Music and dyslexia is of particular interest for two reasons. Firstly, research suggests that music education can benefit young dyslexics as it helps them focus on auditory and motor timing skills and highlights the rhythms of language. Secondly, dyslexic musicians at a more advanced level face particular challenges such as sight-reading, written requirements of music examinations and extreme performance nerves. This is a sequel to the highly successful Music and Dyslexia: Opening New Doors, published in 2001. The field of dyslexia has developed rapidly, particularly in the area of neuropsychology. Therefore this book focuses on these research advances, and draws out the aspects of music education that benefit young dyslexics. The contributors also discuss the problems that dyslexic musicians face, and several chapters are devoted to sight-reading and specific strategies that dyslexics can use to help them sight-read. The book offers practical techniques and strategies, to teachers and parents to help them work with young dyslexics and dyslexic musicians.
Tim Miles, OBE, MA, PhD, CPsychol., FBPS , was the first professor of Psychology at the University of Wales, Bangor, serving from 1963 to 1987, and is now professor Emeritus. He has published widely both on dyslexia and other topics. he is an amateur cellist. John Westcombe taught music in Inner London before taking advisory and music direction posts in three large LEAs. More recently, consultancy work has been done for Trinity college of Music and Youth Music. Current interests include concert reviewing and Chairing the British Dyslexia Association Music Committee. Heinemann published his careers in Music (1997). Diana Ditchfield Studied piano performance at the royal Irish Academy of Music, before taking degrees in Education and trading in secondary school in the United Kingdom. Her interest in dyslexia started in the 1980s. She teaches piano at the Municipal School of Music in Limerick and is a Learning Support Tutor in Disability Services at University Level.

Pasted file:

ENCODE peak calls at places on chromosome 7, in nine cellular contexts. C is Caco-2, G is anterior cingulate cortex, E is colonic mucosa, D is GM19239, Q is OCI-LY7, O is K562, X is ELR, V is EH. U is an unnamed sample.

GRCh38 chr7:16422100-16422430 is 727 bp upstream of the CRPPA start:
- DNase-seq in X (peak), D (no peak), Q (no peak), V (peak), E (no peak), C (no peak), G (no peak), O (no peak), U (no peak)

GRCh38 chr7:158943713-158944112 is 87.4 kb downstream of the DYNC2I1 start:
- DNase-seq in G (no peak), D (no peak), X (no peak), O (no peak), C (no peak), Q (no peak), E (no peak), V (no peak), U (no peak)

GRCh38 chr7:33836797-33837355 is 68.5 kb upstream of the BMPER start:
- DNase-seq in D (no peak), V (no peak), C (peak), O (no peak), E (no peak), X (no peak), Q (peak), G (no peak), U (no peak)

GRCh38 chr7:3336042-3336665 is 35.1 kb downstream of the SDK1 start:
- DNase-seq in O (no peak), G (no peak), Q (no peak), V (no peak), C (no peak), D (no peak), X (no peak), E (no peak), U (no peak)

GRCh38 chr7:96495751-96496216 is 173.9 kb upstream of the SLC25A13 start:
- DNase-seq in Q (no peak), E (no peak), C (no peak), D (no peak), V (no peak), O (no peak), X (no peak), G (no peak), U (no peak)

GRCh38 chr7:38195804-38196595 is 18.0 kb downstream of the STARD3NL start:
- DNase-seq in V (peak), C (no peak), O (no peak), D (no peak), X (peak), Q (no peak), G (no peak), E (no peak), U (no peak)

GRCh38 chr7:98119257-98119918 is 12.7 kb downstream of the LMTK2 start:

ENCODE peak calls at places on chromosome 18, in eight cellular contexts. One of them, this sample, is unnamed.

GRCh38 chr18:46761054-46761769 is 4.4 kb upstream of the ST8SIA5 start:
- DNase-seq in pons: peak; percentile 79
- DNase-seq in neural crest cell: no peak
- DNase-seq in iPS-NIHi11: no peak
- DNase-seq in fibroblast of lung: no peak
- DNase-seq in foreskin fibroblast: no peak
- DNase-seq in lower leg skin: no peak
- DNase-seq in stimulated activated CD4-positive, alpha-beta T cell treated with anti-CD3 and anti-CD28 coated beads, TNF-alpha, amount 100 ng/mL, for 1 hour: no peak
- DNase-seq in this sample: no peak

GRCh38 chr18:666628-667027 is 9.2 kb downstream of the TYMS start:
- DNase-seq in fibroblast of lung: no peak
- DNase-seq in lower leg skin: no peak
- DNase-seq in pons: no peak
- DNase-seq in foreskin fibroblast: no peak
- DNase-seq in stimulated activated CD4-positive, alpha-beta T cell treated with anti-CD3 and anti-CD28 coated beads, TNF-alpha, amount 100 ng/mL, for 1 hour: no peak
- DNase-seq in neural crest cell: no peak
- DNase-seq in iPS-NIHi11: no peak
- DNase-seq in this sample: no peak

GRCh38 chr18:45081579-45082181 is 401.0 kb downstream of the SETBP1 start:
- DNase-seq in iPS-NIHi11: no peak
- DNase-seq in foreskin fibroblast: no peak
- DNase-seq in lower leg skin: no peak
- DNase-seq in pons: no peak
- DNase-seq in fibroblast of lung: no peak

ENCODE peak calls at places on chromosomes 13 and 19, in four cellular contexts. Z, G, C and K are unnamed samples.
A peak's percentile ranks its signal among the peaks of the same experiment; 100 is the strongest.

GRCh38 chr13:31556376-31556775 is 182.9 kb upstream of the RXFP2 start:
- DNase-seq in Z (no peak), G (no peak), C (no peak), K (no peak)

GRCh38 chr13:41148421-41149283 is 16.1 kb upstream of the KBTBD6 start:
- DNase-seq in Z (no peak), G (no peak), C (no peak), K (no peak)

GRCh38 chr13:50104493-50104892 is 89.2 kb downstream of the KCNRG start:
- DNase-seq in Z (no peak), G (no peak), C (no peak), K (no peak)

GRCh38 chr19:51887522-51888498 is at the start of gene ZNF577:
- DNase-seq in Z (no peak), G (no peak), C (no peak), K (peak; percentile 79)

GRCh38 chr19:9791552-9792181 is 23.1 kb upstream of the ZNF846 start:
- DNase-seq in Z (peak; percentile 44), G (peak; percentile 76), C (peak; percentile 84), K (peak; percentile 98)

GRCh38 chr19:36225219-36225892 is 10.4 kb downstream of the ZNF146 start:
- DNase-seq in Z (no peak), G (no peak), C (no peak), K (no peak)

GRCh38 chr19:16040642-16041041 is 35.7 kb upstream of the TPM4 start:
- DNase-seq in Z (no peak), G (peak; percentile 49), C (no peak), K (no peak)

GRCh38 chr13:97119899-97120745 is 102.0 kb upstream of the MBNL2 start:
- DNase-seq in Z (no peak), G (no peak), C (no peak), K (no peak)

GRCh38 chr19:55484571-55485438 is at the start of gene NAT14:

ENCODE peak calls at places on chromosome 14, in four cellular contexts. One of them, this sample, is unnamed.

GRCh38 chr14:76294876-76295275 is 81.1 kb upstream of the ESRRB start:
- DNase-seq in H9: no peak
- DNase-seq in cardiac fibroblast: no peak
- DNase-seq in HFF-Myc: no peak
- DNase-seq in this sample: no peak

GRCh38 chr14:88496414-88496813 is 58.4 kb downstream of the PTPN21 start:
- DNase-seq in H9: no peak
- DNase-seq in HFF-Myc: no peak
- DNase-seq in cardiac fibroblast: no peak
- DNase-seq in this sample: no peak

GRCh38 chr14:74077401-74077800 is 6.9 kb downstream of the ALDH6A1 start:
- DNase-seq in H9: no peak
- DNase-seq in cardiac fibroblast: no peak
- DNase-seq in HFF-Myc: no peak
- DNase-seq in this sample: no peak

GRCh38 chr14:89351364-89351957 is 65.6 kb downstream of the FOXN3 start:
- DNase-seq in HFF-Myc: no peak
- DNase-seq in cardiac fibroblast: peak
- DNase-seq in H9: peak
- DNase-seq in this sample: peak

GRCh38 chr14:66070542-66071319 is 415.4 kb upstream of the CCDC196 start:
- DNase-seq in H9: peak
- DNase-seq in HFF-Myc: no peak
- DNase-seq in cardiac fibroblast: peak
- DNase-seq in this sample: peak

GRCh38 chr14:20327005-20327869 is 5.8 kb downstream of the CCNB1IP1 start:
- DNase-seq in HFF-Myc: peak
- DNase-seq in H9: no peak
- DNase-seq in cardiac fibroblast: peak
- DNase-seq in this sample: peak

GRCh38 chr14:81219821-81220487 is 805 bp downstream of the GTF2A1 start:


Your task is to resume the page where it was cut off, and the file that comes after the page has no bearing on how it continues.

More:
Foreword. List of contributors. Preface. Section I. Tackling problems. 1. Dyslexia and Developmental differences (T. R. Miles). 2. Things that can go wrong (T.R. Miles). Section II. In and around the classroom. 3. In and around the classroom (Christine McRitchie Pratt). 4. Classroom rhythm games for literacy support (Katie Overy). 5. Early years: Deirdre starts to learn piano (Olivia McCarthy and Diana Ditchfield ). 6. Winning over the reluctants (Christine McRitchie Pratt, Diana Ditchfield, Sheila Oglethorpe and John Westcombe). 7. Can music lessons help the dyslexic learner? (Sheila Oglethorpe). 8. Parallels between the teaching of musical and mathematical notation (Tim Miles). 9. The paperwork (Diana Ditchfield). 10. Sight-reading (Sheila Oglethorpe). 11. Sight-reading and memory (Michael Lea). 12. Ten top tips and thoughts (Nigel Clarke). 13. Can computers help? Matching the inner with the outer ear (Adam Apostoli). Section III. Strategies and successes. 14. Positive connections across the generations (Annemarie Sand and John Westcombe). 15. Similarities and differences in the dyslexic voice (Paula Bishop-Liebler). 16. Thirty-seven oboists (Carolyn King). 17. Suzuki benefits for children with dyslexia (Jenny Macmillan). 18. Dyslexia: no problem (Diana Ditchfield). Section IV. Science takes us forward. 19. Insights from brain imaging (Katie Overy). 20. Music reading: a cognitive neuroscience approach (Lauren Stewart). Index.